Friday, August 28, 2009
Working Stiffs welcome writer KB Inglee today!
by KB Inglee
I love writing short stories.
My reading choice has always been short story anthologies. I would go through the table of contents and start with the shortest story and work my way up to the longer ones.
When I began writing seriously I was of two minds. I knew novels were the way to go, but I soon found myself using shorter form to fill in the back story of my series characters. When I reread my first novel manuscript I realized that it was actually a series of short stories. So I gave in. I am a short story writer.
For some reason I had the idea that short stories would be easier to sell than novels. I can’t say I was wrong about that. No fiction is easy to sell. But it is pretty hard to get a short story placed, and paying markets are few and far between.
I learned quickly that each anthology had to have a least one noted author. I was surprised to find that the best story in the book was not by the noted author but by someone I had never read. The top notch novel writers didn’t write the top notch stories. It is clear that it takes different skills to write a good short than a good novel.
When I go to book parties, I have to carry four books with me. I have ten pages in each book. I often wish I had a whole book to call my own. From time to time I think about doing my own anthology.
It takes me three days to write a short story. Not necessarily three days in a row. The story I am working on now started with several hours of writing to set the scene, introduce the characters, and start the action. Three days later I wrote the end. I know who did it and why. I am still working on the middle, how my detective gets from the beginning to the end. I know the clue I need to plant but I am not sure where to plant it. One morning I will wake up with the answer. Until then the story will wait for me.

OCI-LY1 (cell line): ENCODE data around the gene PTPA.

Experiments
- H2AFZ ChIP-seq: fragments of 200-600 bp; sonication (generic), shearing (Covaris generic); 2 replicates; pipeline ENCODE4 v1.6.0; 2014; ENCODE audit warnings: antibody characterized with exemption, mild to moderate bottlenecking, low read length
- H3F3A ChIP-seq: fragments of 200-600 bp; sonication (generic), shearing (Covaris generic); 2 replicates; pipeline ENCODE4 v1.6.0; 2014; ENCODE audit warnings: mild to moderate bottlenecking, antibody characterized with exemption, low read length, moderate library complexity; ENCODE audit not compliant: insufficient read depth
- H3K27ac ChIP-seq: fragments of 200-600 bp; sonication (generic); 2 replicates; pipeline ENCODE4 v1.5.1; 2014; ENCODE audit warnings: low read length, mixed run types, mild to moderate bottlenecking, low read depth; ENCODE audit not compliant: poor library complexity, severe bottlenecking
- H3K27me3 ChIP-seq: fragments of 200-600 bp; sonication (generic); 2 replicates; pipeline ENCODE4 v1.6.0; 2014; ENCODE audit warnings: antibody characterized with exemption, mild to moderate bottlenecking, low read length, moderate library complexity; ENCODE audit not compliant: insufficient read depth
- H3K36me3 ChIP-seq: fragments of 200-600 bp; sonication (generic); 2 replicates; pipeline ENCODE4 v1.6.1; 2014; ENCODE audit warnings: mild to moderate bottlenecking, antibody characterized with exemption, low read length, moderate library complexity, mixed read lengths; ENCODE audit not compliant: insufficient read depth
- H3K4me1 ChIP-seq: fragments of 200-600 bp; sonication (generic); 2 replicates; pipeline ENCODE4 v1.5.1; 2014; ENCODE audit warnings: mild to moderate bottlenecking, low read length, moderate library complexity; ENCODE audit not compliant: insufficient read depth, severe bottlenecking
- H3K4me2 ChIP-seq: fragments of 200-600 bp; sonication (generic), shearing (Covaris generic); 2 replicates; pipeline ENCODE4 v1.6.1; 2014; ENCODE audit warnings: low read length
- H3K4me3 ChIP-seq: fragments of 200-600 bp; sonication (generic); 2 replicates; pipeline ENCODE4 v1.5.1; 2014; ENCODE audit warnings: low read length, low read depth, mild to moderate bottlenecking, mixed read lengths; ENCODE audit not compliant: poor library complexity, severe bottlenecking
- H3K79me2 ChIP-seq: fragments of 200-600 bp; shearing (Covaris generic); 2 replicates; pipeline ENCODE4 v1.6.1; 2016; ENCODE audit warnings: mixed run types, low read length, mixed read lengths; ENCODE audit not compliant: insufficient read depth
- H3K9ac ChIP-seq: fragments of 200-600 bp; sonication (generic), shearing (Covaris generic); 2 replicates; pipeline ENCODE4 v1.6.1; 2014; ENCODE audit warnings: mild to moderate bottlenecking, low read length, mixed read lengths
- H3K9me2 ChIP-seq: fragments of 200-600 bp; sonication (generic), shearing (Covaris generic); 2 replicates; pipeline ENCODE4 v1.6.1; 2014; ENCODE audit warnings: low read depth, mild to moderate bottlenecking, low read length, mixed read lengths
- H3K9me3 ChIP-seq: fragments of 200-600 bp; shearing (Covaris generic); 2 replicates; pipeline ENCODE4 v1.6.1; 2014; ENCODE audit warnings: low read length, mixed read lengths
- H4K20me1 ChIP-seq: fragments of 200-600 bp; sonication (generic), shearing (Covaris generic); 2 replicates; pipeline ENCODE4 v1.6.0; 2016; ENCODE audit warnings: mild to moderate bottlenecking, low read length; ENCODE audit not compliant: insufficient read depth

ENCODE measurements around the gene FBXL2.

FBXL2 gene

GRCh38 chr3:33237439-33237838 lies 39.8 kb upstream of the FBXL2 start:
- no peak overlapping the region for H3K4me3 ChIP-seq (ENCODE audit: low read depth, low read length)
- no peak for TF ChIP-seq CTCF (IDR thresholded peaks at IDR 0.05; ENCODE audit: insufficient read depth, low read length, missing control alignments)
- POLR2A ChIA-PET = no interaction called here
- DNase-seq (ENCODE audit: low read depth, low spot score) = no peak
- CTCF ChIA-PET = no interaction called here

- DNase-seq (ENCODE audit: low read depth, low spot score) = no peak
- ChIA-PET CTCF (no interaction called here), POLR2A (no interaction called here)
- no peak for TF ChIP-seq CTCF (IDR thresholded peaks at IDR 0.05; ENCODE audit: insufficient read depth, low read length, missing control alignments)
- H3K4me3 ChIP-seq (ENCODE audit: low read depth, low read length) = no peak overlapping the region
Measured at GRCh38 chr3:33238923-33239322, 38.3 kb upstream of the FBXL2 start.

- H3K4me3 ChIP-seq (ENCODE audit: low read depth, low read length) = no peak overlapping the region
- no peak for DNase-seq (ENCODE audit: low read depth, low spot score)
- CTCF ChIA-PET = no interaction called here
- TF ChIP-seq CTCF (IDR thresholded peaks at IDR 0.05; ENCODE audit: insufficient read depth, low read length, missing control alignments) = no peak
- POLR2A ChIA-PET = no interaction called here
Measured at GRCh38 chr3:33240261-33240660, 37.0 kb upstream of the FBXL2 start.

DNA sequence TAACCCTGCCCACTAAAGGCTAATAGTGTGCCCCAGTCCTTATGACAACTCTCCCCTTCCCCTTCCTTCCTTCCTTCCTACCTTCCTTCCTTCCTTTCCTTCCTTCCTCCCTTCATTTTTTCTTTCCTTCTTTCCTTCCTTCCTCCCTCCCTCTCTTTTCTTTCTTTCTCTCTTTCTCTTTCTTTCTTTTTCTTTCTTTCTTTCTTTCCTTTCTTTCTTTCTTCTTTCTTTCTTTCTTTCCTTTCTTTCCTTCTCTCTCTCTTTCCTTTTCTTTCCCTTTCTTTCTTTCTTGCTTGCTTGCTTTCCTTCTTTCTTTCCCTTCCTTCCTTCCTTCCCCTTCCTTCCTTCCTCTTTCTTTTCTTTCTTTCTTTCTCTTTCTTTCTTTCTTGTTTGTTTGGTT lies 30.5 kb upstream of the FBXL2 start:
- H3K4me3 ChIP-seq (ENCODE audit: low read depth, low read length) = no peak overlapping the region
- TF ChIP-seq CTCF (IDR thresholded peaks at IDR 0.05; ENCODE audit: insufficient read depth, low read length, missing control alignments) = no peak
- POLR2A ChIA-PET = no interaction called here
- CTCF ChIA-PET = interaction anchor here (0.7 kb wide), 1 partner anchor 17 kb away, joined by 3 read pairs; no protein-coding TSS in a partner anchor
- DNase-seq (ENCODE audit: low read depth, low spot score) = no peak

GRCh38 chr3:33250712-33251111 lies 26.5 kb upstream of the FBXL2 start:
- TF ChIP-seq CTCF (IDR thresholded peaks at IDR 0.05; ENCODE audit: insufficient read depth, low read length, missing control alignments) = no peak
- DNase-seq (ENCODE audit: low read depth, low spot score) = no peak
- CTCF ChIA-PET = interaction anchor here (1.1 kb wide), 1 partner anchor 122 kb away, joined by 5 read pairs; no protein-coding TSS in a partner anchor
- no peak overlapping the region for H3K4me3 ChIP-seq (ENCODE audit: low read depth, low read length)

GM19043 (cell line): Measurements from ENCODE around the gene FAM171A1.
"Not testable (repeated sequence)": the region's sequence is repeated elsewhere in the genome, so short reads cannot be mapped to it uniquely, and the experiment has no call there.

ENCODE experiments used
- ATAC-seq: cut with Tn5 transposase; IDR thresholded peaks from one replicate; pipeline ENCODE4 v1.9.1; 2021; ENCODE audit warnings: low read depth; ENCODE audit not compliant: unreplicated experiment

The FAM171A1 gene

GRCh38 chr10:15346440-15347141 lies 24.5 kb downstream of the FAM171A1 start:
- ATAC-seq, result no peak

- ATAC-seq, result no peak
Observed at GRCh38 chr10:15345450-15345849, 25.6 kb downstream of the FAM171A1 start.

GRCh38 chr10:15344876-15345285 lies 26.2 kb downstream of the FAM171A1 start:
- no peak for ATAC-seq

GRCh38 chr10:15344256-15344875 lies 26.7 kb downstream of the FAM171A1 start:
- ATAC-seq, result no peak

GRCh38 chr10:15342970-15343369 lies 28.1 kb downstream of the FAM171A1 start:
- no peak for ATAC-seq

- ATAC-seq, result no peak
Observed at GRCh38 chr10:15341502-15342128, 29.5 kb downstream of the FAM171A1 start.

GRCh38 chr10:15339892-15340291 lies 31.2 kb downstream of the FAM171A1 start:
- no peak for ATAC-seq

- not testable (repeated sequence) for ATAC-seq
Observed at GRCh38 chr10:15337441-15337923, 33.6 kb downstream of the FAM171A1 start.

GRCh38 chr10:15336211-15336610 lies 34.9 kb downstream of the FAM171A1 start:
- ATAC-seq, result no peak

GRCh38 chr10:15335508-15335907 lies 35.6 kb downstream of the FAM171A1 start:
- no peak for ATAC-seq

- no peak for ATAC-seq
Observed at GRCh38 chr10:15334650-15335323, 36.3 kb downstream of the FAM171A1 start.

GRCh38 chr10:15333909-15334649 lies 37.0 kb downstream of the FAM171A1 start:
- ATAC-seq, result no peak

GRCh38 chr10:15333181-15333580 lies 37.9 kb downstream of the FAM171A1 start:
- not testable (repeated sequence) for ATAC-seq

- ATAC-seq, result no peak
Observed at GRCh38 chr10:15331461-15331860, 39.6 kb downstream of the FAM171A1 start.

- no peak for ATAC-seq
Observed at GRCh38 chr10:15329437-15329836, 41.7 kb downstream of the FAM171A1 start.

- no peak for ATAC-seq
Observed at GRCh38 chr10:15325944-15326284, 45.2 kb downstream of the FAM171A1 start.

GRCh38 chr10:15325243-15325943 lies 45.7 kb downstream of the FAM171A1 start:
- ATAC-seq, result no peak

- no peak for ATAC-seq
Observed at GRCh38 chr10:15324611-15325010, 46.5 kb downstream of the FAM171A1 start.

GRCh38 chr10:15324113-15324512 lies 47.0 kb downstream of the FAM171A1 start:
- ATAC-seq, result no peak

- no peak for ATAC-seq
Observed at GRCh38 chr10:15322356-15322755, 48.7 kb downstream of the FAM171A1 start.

I do as much research for my stories as I do for my novels. Many of the stories I have written were based on a single non-fiction book. Each story is informed by the extensive research I have done on the time period, background of my characters, and the setting. The short story published in Chesapeake Crime 3 was written after nearly a year’s work on a single historical reenactment, Washington’s march to Yorktown for the final battles of the Revolution.
KB Inglee does historical interpretation at two gristmills in Delaware and Pennsylvania. She writes historical fiction, mostly short stories. Wearing the clothes, taking care of heritage animals and using water powered heavy machinery gives her a feel for the time period that makes her writing more vivid. Her stories, set between the mid 1700 and the late 19th century, appear in several anthologies, including Death Knell IV and Chesapeake Crime 3. She is a member of Sisters in Crime, and a local writing group Written Remains. She lives with her family in Northern Delaware.